said, he thought the Committee was to be congratulated on the clear and satisfactory statement which they had just heard, and the right hon. Gentleman was to be congratulated upon the ability with which he had addressed himself to the subject. If they were to have a Conservative Government in Office, and to suffer the loss of the services of his right hon. Friend the Member for Sheffield (Mr. Mundella), who had certainly placed his mark on the national education of the country, it was an advantage to have a right hon. Gentleman occupying the position of Vice President of the Council who was untrammelled by pledges, and who would be found, as was evident from the statement to which they had just listened, ready and anxious to carry out the education of the country in the progressive way in which it had been 679 conducted by his Predecessors, both Conservative and Liberal. It seemed to be thought by some that, because they had an ardent friend of the voluntary system in Office, there -would be a feeling of antagonism on the part of the right hon. Gentleman and on the part of his supporters to the board system. For his part, he (Mr. Buxton) could not see why there should be any such feeling of antagonism at all. There was, and ought to be, plenty of room for both systems; and they could, if properly dealt with, be worked side by side. Each had advantages which were not possessed by the other; and he believed himself that the existence of the two systems side by side conduced to efficiency and gave variety to education, instead of producing a dull uniformity. By the competition and friendly rivalry which existed, both systems would be kept up to the mark. He differed entirely from some of his hon. Friends who sat on the Benches near him, who thought that the voluntary system ought to be smitten hip and thigh from Dan to Beersheba. But, on the other hand, it ought to be clearly understood that the voluntary system must not be unduly bolstered up. The reason for the existence of the voluntary system was that its supporters considered that, in combining education with dogma, they were carrying out the proper system, and they were willing to make sacrifices in order to promote that object. If they were not willing to make sacrifices for their zeal by putting their hands in their pockets, he, for one, thought the voluntary system ought to come to an end. It would not be right, he thought, for the State to increase the grant now made to voluntary schools. It would be altogether improper to hand over a sufficient income from the public money to irresponsible persons, so that it would require no further effort on their part to keep up the system in which they were specially interested. They were told that the voluntary system at present was suffering under heavy and grievous burdens. No doubt, since 1870, not only the supporters of voluntary schools, but all persons in the country, had had to make sacrifices and bear heavy burdens in consequence of the passing of the Education Act of that year; but he thought the supporters of the voluntary system had been benefited 680 almost more largely than any other portion of the community; and the fact that the supporters of voluntary schools had been able from year to year to increase the number of their schools showed that the system was not, at all events, at death's door. He would make an attempt to analyze the complaint that of late years, and especially last year, had been made on the part of the supporters of the voluntary system—namely, that the burden had become so heavy that it was almost impossible to carry on the voluntary schools. Taking the Church of England as one of the loudest in making that complaint, and as one which, after all, was only typical of the others, he would compare the state of their case in the last four years, during the time the Education Department had been under the auspices of his right hon. Friend the Member for Sheffield (Mr. Mundella), from 1880 to 1884. He had not got later figures. He thought he could show that, instead of suffering as heavily as had been supposed, on the whole the voluntary system was in a very satisfactory and flourishing condition. During the four years of which he had spoken, he found that the attendance in the Church of England voluntary schools in England and Wales had increased from 1,492,300 to 1,617,300. That was an increase of 125,000 children. He wished to endorse the satisfaction felt by the right hon. Gentleman at the great efforts which the supporters of the voluntary system, and especially the members of the Church of England, had made by moans of their expenditure on buildings, and the valuable result of their labours towards increasing the amount of national education. On the other hand, while they had increased the average attendance by 125,000 children, the income of voluntary schools, from sources other than voluntary subscriptions, had increased from £1,994,000 to £2,253,000, or an increase of £260,000; and the right hon. Gentleman anticipated that that increase would be still further enlarged this year. But it had been said that the expenditure for education had largely increased also, and therefore the burden upon the voluntary system was much greater than it had been. No doubt the expense had increased, and he believed the Committee generally would congratulate themselves on that fact. But what was 681 the amount that the voluntary subscribers of the Church of England were called upon to pay in order to meet the balance of the annual cost left over, after taking this amount of income into account? Would the Committee believe that, after four years, the schools were costing no more at all, but that there had been an actual saving of £2,000 a-year? While in 1880 the subscribers paid £587,270, they were now paying £585,072, or a diminution of £2,200 a-year. Therefore, instead of being pitied, they ought to be envied and congratulated, because, with an increase of 125,000 children, they were receiving £260,000 more in subscriptions, and the entire cost of the schools was £2,200 less than it was four years ago. Of course, it would be said that, in addition to their voluntary contributions, the subscribers had had to pay largely in the shape of rates. He found that the rate had increased from 1880 to 1884 by £189,000; but as the number of subscribers to the Church of England voluntary system was 221,000—that was, not one in 100 of the whole population—the total amount that they had to pay towards this increased rate could not be very large. The complaints were made by those who did not inquire into the facts, and there was a certain amount of apathy on the part of some, so far as the general advancement of national education was concerned, because they were subscribers to the voluntary system. He had laid these figures before the Committee in order to show that the cry was greatly exaggerated, and that the ground for complaint on the part of the voluntary schools was nothing like so great as they tried to make out. The right hon. Gentleman the Vice President of the Council (Mr. Stanhope) had said something upon the question of over-pressure. He understood the right hon. Gentleman to say that it was sufficiently proved that such cases did exist. He (Mr. Buxton) had no desire to enter into that question again. They had already debated the whole question of over-pressure; but the more the matter was inquired into the more it would be found that the over-pressure supposed to exist had been vastly exaggerated. Those who cried out loudest ignored the fact, which he thought the right hon. Gentleman would allow, that under any system of education curried 682 out under any plan—even a plan they would most approve of—it must lead to a certain amount of discomfort and over-straining in the case of a certain number of children, who were in reality suffering from other causes which affected their health and happiness. He agreed with the right hon. Gentleman that the outcry which had been raised had done much good. It had directed public attention to the question, and had—if it were not heresy to say so—woke up the Department; it had certainly woke up the managers, teachers, and Inspectors, and it had resulted in an attempt being made to secure the relaxation of the stringency of the Code, and to give a greater latitude to local bodies and individuals. This, together with the steps contemplated by the right hon. Gentleman, would have the effect of reducing the pressure upon children to a minimum. He was glad to hear from the right hon. Gentleman that, as far as he was concerned, he intended to see that the new system of withdrawal should be fully carried out; that he was impressed with the necessity of diminishing the homo lessons, and that he intended to prohibit the keeping in of the children as a punishment. He (Mr. Buxton) thought the new Code was intended to meet the cry of over-pressure; but, as it had not yet had a fair time for working, it was too early to judge how far the relaxations given by it would operate. The principle of decentralization established by the Code had only been established within the last two years; but as soon as a sufficient time had been given to allow of the results being worked out he believed they would be found to be satisfactory. He had been glad to hoar the right hon. Gentleman, in connection with this subject, mention the question of under-feeding, and the attempts which had been made by some of the managers to provide self-supporting penny dinners for the children. He was glad to find that the right hon. Gentleman was giving attention to the subject, and that he had taken sufficient interest in it to induce him to join the Council which had been formed for providing these self-supporting penny dinners. It was certainly most discouraging, at present, at all events, to find that while the system had been successful in other parts of the country it had been by no 683 means successful in London. Perhaps it was owing to the fact that the system had not been sufficiently long in working order; but he hoped the right hon. Gentleman would give encouragement to those who were engaged in the work to continue their efforts. (Such encouragement might give renewed stimulus and prevent future failure. There was much in the system itself which ought to insure its ultimate success. The reasons of the hitherto partial failure were many and manifold; but he need not trouble the Committee with entering into them. A reason often put forward by some was the lack of funds on the part of the parents; but he confessed that he did not see how that could be urged as a reason for the apparent failure. The fact that the number of children who attended these dinners varied so largely from day to day and from week to week was due rather to the caprice of the parents than to any variation in the wages which they earned. The philanthropists who distributed free tickets broadcast were, perhaps, in a measure, largely responsible for the partial failure of the system. If the right hon. Gentleman would not officially—for the Department could only exercise a benevolent neutrality in the matter—but if he would unofficially encourage the efforts of those who were promoting the movement, he might do a great deal to improve the cause of national education.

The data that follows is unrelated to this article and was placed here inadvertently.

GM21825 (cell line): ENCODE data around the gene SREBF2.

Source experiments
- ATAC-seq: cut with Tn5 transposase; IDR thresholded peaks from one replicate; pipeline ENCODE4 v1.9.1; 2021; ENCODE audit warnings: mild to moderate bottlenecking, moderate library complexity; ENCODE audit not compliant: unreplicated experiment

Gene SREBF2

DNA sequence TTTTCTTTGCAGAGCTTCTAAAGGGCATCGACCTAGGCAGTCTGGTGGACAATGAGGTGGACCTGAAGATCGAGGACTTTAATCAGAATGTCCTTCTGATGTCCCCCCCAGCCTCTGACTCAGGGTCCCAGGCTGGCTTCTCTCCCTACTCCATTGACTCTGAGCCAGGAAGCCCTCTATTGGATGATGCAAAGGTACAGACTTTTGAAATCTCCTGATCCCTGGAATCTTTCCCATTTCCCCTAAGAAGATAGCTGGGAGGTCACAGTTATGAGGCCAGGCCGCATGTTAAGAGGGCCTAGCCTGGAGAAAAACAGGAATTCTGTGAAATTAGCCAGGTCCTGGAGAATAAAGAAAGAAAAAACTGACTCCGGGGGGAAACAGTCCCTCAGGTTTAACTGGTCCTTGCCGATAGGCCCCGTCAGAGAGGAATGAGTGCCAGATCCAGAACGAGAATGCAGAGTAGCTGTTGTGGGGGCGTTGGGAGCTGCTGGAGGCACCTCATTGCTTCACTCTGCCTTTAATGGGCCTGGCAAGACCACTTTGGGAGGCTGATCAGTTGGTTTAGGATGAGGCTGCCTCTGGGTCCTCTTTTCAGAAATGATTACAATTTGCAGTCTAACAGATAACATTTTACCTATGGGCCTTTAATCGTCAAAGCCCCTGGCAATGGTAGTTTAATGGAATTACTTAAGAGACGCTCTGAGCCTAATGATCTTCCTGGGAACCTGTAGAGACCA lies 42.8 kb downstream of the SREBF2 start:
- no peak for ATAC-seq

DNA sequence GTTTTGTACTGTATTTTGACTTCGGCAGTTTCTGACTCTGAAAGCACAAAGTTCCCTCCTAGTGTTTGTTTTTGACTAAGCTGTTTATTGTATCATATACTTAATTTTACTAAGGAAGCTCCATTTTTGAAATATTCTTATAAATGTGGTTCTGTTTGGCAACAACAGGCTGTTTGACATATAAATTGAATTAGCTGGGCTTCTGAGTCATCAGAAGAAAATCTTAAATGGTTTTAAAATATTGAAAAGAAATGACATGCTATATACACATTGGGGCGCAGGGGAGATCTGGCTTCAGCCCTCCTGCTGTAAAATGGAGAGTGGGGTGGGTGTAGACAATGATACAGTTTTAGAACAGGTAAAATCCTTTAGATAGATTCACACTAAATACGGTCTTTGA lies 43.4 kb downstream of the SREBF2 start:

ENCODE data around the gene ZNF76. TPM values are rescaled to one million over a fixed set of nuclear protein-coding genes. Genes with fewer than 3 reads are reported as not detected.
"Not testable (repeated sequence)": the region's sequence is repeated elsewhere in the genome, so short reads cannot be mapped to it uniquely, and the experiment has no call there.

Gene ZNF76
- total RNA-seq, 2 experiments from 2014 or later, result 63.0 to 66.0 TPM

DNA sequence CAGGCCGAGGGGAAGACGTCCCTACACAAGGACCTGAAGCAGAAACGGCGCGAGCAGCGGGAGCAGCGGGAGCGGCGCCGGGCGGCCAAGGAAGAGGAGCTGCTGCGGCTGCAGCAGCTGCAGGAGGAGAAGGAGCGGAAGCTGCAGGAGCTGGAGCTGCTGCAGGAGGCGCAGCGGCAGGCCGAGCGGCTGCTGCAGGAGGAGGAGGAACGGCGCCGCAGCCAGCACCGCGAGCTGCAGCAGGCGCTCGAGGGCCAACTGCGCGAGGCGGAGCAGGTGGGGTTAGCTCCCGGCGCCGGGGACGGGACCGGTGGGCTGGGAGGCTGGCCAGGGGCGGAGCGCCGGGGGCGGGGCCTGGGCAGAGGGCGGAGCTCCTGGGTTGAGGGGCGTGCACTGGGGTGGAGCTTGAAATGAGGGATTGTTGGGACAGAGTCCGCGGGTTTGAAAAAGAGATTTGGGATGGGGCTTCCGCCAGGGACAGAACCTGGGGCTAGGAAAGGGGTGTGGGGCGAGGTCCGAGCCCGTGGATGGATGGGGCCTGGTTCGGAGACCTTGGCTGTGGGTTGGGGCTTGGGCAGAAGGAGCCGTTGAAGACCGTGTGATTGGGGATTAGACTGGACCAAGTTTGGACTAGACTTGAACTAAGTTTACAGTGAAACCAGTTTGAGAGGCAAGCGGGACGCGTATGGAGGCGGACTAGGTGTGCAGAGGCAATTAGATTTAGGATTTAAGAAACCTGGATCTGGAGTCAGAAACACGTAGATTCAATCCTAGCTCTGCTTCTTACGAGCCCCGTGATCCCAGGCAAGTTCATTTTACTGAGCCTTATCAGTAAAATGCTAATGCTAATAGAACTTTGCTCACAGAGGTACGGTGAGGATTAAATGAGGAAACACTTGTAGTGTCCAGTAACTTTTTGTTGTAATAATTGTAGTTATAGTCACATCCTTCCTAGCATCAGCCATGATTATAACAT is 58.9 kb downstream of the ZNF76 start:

§ SIR FREDERICK MILNER